Cuba is perhaps best known for cigars and for bucking the status quo, and that certainly is the atmosphere at the headquarters of Habanos. Here, executives of the premium cigar distributor plot to skirt global smoking bans.
Unlike Fidel Castro and Che Guevara they seem to have nothing against the rich. They credit the wealthy – along with successful guerilla tactics – for a 4.3 per cent increase in sales so far this year, after a 7.7 per cent decline in 2009, and say a big increase in millionaires world-wide is welcome news.
"Sales are up in practically all regions, with the big exception of Spain and Greece due to the crisis in those countries," Manuel Garcia, vice-president of sales for Habanos’ told the FT.
"Our fundamental objective is figuring out how we can get around the bans and move forward in an extremely adverse environment," he added.
Javier Terres, the company’s vice-president of development, said the company was working hard to promote comfortable outdoor smoking areas, which he credited with reversing a fall in sales in the UK after the smoking ban there, and private cigar clubs in countries including Germany and the United Arab Emirates.
"We are working closely with retailers so they understand not just our product, but the world of Habanos and how to create new spaces for it," Mr Terres said.
Still, Habanos SA, a joint venture with Imperial Cigars, expects the premium cigar market to stagnate and perhaps drop a few points in the coming years, he said.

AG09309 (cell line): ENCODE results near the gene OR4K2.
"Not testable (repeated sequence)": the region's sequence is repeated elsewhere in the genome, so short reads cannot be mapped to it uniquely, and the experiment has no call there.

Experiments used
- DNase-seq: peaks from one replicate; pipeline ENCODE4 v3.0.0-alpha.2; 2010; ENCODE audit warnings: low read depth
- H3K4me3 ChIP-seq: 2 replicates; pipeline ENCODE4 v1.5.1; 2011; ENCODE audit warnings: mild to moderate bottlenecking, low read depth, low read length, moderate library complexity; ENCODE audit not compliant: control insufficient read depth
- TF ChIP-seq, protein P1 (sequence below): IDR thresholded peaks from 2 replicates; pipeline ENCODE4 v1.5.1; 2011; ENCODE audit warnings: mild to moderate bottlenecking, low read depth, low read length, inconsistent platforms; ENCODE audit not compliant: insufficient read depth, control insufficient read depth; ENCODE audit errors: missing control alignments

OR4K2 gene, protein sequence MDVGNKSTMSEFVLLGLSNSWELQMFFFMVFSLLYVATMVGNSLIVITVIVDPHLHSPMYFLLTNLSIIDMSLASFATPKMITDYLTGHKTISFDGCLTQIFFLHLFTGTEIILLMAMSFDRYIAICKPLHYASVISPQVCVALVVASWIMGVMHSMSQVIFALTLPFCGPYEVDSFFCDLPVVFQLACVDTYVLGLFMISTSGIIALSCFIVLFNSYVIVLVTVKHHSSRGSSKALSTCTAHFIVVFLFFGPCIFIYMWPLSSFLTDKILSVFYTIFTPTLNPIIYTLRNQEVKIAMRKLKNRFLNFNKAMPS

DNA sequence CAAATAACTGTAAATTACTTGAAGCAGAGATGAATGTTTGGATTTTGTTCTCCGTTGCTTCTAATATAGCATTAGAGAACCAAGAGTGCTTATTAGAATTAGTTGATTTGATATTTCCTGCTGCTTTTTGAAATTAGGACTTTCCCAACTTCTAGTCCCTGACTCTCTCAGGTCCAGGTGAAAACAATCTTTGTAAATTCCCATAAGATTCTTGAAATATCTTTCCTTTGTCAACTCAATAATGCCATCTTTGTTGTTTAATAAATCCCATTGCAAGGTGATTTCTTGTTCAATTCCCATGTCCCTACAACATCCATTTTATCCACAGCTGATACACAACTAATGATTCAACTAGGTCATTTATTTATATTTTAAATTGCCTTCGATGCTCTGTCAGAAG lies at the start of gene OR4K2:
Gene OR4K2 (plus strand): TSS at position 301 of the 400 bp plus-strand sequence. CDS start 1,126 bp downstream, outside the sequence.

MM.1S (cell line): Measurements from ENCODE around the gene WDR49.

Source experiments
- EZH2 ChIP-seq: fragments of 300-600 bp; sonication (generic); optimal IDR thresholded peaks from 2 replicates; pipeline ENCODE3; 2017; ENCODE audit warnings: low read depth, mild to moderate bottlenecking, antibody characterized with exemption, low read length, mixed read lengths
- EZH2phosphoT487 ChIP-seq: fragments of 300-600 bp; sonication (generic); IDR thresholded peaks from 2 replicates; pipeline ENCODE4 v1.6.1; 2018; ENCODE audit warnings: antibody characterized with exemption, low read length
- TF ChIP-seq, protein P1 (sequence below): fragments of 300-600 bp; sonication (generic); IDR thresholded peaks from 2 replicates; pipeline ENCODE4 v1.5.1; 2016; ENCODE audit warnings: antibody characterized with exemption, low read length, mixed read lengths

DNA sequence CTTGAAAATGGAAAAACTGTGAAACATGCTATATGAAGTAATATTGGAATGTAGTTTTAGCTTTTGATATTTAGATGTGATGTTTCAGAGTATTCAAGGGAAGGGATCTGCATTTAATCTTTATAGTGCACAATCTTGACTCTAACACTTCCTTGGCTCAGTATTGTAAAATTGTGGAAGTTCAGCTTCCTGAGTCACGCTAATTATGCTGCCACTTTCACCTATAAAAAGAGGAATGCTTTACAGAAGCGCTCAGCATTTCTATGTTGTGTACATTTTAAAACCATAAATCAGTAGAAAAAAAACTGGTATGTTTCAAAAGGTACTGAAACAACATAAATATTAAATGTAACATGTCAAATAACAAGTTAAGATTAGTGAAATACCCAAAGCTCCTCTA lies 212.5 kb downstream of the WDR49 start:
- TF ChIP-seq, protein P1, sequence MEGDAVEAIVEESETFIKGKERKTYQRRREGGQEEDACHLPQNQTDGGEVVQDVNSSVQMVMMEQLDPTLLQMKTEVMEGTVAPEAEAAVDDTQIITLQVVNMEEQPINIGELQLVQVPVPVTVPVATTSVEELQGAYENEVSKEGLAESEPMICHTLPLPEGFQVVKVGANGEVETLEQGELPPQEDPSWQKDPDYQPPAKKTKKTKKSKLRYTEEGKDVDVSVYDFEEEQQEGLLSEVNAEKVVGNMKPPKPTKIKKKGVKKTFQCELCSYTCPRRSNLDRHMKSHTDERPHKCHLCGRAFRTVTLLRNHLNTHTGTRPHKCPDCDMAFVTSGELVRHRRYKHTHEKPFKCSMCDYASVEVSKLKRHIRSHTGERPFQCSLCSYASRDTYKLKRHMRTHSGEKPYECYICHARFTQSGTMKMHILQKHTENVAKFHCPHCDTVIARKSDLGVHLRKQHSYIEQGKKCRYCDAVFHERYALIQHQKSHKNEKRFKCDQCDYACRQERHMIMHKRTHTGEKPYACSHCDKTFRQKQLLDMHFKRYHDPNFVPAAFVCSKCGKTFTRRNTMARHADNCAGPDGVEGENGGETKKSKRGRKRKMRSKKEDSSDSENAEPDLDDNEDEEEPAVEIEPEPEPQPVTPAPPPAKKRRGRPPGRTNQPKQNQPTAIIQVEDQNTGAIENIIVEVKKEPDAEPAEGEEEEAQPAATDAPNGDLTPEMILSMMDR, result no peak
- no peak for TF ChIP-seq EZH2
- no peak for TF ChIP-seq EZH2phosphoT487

"Our strategy is to target the high end of the market and tactics to carve out new space for our clients," he said. "It is all about value-added, collectibles, limited editions, exclusives."
Mr Terres said an example was the company’s latest limited edition of a specially cured Cohiba cigar that sells for €35 upwards and has received twice the orders as the number available.
He said a significant reduction in tobacco planting and cigar production last year did not mean his company was in trouble.
"Sales were down last year, but in an environment where only the strong survive our share of the premium cigar market increased a point to 71 per cent and we accounted for 85 per cent of value, excluding the United States, where sales are banned under the trade embargo," he said.
According to Merrill Lynch and Capgemini, the ranks of the world’s millionaires grew an astonishing 17 per cent last year, good news for luxury products such as the hand-rolled Cuban cigar.
"The more people with money the better it is for us, if they smoke that is," Garcia quipped.
Sales are strongest in the Asia-Pacific region, in particular China, where the number of wealthy is growing faster than in other regions.
Monday, July 05, 2010
Source: The Financial Times